A survey of IT decision makers has shown that cyber security confidence is high – but they are bracing for ‘major’ attacks.
The survey, commissioned by Varonis, polled 500 IT leaders in the USA, UK, France and Germany, across firms with 1,000 or more employees. 45 per cent said that they expect a disruptive new cyber incident in the next 12 months, but almost 90 per cent said that their organisation is ‘ready’ to face such threats.
Theft and loss of data were named as the biggest fears amongst IT leaders, with 26 per cent having experienced these in the last two years; and 25 per cent being hit by ransomware. The majority, 85 per cent, have changed their security policies and procedures in the wake of this year’s cyberattacks like WannaCry, or plan to do so.
Despite the general fears about data loss, the survey found that around four in 10 organisations are not taking the important steps to fully secure that data. For example, full restriction of sensitive information, on a ‘need-to-know’ basis, was only enforced in 66 per cent of US businesses, and 51 per cent of those in Europe. German firms were the biggest culprit, with only 38 per cent fully restricting access – and, unsurprisingly, it was companies in Germany that had been the most touched by ransomware over the last two years, with 34 per cent affected.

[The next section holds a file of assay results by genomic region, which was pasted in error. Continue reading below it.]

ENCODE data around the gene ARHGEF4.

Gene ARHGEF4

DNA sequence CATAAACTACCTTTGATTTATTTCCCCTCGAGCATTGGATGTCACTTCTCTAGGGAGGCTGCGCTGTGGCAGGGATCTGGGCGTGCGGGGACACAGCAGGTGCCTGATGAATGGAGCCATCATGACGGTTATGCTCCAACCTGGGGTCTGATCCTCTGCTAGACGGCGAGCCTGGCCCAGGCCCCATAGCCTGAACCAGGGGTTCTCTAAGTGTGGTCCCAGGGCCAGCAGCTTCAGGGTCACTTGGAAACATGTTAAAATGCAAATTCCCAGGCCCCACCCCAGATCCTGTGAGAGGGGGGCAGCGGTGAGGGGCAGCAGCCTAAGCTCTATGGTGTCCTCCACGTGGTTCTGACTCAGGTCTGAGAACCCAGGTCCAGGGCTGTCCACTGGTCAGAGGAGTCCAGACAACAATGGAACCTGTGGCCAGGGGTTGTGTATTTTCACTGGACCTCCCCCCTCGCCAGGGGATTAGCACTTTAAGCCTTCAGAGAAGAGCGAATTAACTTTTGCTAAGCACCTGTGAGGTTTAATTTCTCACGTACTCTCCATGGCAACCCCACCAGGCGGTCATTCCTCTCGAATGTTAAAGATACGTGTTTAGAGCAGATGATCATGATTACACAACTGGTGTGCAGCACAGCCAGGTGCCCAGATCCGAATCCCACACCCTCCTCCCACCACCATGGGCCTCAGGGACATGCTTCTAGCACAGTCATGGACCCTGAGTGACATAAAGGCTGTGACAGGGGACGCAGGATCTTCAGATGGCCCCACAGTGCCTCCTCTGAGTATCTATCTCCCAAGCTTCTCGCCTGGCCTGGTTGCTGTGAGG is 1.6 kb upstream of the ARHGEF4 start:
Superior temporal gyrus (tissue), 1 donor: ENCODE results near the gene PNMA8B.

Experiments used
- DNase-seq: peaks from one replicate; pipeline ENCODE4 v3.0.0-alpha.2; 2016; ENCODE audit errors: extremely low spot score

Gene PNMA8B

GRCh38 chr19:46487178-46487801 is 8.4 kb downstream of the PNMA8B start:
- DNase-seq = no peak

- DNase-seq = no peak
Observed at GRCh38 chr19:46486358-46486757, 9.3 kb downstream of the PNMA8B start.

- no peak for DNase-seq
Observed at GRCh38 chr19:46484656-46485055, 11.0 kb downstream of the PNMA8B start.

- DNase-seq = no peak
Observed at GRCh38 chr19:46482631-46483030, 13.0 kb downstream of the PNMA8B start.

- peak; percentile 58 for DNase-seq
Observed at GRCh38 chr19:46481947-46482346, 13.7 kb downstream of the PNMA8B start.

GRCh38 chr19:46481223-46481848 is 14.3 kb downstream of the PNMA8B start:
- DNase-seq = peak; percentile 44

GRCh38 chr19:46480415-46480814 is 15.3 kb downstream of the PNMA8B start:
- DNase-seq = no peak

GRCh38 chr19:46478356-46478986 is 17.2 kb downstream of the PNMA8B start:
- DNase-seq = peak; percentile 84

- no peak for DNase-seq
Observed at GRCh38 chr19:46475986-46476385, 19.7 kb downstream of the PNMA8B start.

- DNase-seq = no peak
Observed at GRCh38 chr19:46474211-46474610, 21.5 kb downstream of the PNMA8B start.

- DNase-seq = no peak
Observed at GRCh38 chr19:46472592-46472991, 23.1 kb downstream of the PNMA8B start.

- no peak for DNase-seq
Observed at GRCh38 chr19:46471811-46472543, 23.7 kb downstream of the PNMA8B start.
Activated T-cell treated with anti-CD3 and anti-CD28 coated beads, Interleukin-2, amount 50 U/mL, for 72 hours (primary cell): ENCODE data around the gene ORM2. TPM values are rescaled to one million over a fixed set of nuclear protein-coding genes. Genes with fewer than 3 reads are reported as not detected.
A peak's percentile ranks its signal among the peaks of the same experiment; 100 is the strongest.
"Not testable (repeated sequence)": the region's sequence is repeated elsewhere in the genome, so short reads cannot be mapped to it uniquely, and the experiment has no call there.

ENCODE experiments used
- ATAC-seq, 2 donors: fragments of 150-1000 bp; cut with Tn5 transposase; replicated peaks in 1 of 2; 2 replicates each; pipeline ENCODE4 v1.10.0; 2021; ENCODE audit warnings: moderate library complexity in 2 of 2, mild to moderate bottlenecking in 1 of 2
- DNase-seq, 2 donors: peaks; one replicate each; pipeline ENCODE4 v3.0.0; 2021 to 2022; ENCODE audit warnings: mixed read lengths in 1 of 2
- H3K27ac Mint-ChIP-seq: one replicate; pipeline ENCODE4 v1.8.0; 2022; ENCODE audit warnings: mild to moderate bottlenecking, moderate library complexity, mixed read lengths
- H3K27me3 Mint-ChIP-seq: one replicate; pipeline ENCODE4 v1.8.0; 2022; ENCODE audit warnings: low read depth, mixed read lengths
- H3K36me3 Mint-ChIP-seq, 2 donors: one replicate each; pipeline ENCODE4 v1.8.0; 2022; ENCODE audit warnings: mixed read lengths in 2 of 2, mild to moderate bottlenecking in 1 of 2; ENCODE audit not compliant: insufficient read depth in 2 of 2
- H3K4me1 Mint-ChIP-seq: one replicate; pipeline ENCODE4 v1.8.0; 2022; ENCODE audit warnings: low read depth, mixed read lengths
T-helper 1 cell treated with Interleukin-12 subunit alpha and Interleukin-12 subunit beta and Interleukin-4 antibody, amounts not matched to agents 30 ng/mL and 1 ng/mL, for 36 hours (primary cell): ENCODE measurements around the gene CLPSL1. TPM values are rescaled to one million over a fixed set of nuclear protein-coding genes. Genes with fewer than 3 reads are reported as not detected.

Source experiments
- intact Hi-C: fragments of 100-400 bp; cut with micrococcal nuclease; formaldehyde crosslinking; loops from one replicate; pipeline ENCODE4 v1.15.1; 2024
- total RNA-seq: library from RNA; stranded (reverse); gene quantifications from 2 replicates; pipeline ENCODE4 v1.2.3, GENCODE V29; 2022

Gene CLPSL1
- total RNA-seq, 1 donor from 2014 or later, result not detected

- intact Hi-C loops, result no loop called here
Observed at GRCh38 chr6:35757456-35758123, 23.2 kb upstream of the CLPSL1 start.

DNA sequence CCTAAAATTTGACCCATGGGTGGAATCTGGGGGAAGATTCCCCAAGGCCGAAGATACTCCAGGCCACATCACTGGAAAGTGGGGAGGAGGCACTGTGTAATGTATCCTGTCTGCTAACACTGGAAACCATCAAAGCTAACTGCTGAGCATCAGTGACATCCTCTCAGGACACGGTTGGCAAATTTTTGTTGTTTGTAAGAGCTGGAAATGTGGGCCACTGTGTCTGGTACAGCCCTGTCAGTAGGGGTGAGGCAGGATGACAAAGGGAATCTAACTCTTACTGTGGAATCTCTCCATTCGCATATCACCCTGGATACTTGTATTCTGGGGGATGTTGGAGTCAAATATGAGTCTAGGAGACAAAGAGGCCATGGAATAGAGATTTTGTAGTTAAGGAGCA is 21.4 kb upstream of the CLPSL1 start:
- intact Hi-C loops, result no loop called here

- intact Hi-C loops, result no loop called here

John Carlin – former Assistant Attorney General for the US Department of Justice’s National Security Division, and currently chair of Morrison & Foerster’s global risk & crisis management practice – said that the level of cyber security confidence “is inconsistent with what we see in practice.” He added, “The reality is that businesses are consistently failing to restrict access to sensitive information and are regularly experiencing issues such as data loss, data theft and extortion in the form of ransomware.”
David Gibson, CMO of Varonis, said, “While it’s heartening that major security incidents are inspiring preparedness, if the past year is any indication, it is unlikely the actual security of these organisations aligns with perception.”